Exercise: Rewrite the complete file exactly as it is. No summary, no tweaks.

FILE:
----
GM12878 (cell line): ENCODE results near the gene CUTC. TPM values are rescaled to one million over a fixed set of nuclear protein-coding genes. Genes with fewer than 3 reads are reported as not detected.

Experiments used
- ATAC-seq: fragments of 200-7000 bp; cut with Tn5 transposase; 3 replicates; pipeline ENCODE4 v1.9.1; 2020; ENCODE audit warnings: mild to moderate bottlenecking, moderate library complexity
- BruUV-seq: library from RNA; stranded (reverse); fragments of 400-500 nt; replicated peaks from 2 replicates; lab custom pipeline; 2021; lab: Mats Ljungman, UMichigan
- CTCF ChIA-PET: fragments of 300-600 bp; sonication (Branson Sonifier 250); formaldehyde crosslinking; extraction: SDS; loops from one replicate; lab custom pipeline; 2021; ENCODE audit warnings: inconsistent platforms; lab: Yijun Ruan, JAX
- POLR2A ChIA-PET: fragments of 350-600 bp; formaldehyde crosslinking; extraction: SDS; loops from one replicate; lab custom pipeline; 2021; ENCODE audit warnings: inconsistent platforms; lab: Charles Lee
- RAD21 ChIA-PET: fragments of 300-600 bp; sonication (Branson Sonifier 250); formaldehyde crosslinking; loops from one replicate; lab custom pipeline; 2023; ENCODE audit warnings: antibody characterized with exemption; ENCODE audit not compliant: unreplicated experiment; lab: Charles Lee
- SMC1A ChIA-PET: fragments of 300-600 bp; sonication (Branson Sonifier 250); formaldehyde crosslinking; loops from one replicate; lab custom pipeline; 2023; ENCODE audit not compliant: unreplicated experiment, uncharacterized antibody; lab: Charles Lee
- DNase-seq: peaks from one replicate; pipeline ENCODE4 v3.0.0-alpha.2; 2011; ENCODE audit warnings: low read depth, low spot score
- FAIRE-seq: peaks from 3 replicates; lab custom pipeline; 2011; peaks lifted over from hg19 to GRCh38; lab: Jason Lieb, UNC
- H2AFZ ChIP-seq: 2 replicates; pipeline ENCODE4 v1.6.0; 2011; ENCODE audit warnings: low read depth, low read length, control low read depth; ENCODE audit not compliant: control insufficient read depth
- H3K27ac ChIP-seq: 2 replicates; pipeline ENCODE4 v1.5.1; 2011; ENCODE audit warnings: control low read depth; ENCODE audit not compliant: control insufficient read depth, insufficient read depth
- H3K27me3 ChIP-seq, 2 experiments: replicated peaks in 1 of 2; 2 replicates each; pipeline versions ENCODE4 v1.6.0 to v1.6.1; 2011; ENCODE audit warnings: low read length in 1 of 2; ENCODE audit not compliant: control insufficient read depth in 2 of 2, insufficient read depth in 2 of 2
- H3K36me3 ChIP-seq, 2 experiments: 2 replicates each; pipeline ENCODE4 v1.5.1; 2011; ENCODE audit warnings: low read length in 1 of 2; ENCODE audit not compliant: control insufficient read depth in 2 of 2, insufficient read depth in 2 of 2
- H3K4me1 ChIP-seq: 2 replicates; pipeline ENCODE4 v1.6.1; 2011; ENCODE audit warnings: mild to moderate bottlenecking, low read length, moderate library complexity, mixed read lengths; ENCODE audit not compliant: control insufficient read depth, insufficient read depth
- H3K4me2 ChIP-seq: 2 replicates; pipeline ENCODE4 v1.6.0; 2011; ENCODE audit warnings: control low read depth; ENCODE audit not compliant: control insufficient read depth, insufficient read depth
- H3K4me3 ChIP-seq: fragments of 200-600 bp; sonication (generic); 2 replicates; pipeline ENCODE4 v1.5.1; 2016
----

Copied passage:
GM12878 (cell line): ENCODE results near the gene CUTC. TPM values are rescaled to one million over a fixed set of nuclear protein-coding genes. Genes with fewer than 3 reads are reported as not detected.

Experiments used
- ATAC-seq: fragments of 200-7000 bp; cut with Tn5 transposase; 3 replicates; pipeline ENCODE4 v1.9.1; 2020; ENCODE audit warnings: mild to moderate bottlenecking, moderate library complexity
- BruUV-seq: library from RNA; stranded (reverse); fragments of 400-500 nt; replicated peaks from 2 replicates; lab custom pipeline; 2021; lab: Mats Ljungman, UMichigan
- CTCF ChIA-PET: fragments of 300-600 bp; sonication (Branson Sonifier 250); formaldehyde crosslinking; extraction: SDS; loops from one replicate; lab custom pipeline; 2021; ENCODE audit warnings: inconsistent platforms; lab: Yijun Ruan, JAX
- POLR2A ChIA-PET: fragments of 350-600 bp; formaldehyde crosslinking; extraction: SDS; loops from one replicate; lab custom pipeline; 2021; ENCODE audit warnings: inconsistent platforms; lab: Charles Lee
- RAD21 ChIA-PET: fragments of 300-600 bp; sonication (Branson Sonifier 250); formaldehyde crosslinking; loops from one replicate; lab custom pipeline; 2023; ENCODE audit warnings: antibody characterized with exemption; ENCODE audit not compliant: unreplicated experiment; lab: Charles Lee
- SMC1A ChIA-PET: fragments of 300-600 bp; sonication (Branson Sonifier 250); formaldehyde crosslinking; loops from one replicate; lab custom pipeline; 2023; ENCODE audit not compliant: unreplicated experiment, uncharacterized antibody; lab: Charles Lee
- DNase-seq: peaks from one replicate; pipeline ENCODE4 v3.0.0-alpha.2; 2011; ENCODE audit warnings: low read depth, low spot score
- FAIRE-seq: peaks from 3 replicates; lab custom pipeline; 2011; peaks lifted over from hg19 to GRCh38; lab: Jason Lieb, UNC
- H2AFZ ChIP-seq: 2 replicates; pipeline ENCODE4 v1.6.0; 2011; ENCODE audit warnings: low read depth, low read length, control low read depth; ENCODE audit not compliant: control insufficient read depth
- H3K27ac ChIP-seq: 2 replicates; pipeline ENCODE4 v1.5.1; 2011; ENCODE audit warnings: control low read depth; ENCODE audit not compliant: control insufficient read depth, insufficient read depth
- H3K27me3 ChIP-seq, 2 experiments: replicated peaks in 1 of 2; 2 replicates each; pipeline versions ENCODE4 v1.6.0 to v1.6.1; 2011; ENCODE audit warnings: low read length in 1 of 2; ENCODE audit not compliant: control insufficient read depth in 2 of 2, insufficient read depth in 2 of 2
- H3K36me3 ChIP-seq, 2 experiments: 2 replicates each; pipeline ENCODE4 v1.5.1; 2011; ENCODE audit warnings: low read length in 1 of 2; ENCODE audit not compliant: control insufficient read depth in 2 of 2, insufficient read depth in 2 of 2
- H3K4me1 ChIP-seq: 2 replicates; pipeline ENCODE4 v1.6.1; 2011; ENCODE audit warnings: mild to moderate bottlenecking, low read length, moderate library complexity, mixed read lengths; ENCODE audit not compliant: control insufficient read depth, insufficient read depth
- H3K4me2 ChIP-seq: 2 replicates; pipeline ENCODE4 v1.6.0; 2011; ENCODE audit warnings: control low read depth; ENCODE audit not compliant: control insufficient read depth, insufficient read depth
- H3K4me3 ChIP-seq: fragments of 200-600 bp; sonication (generic); 2 replicates; pipeline ENCODE4 v1.5.1; 2016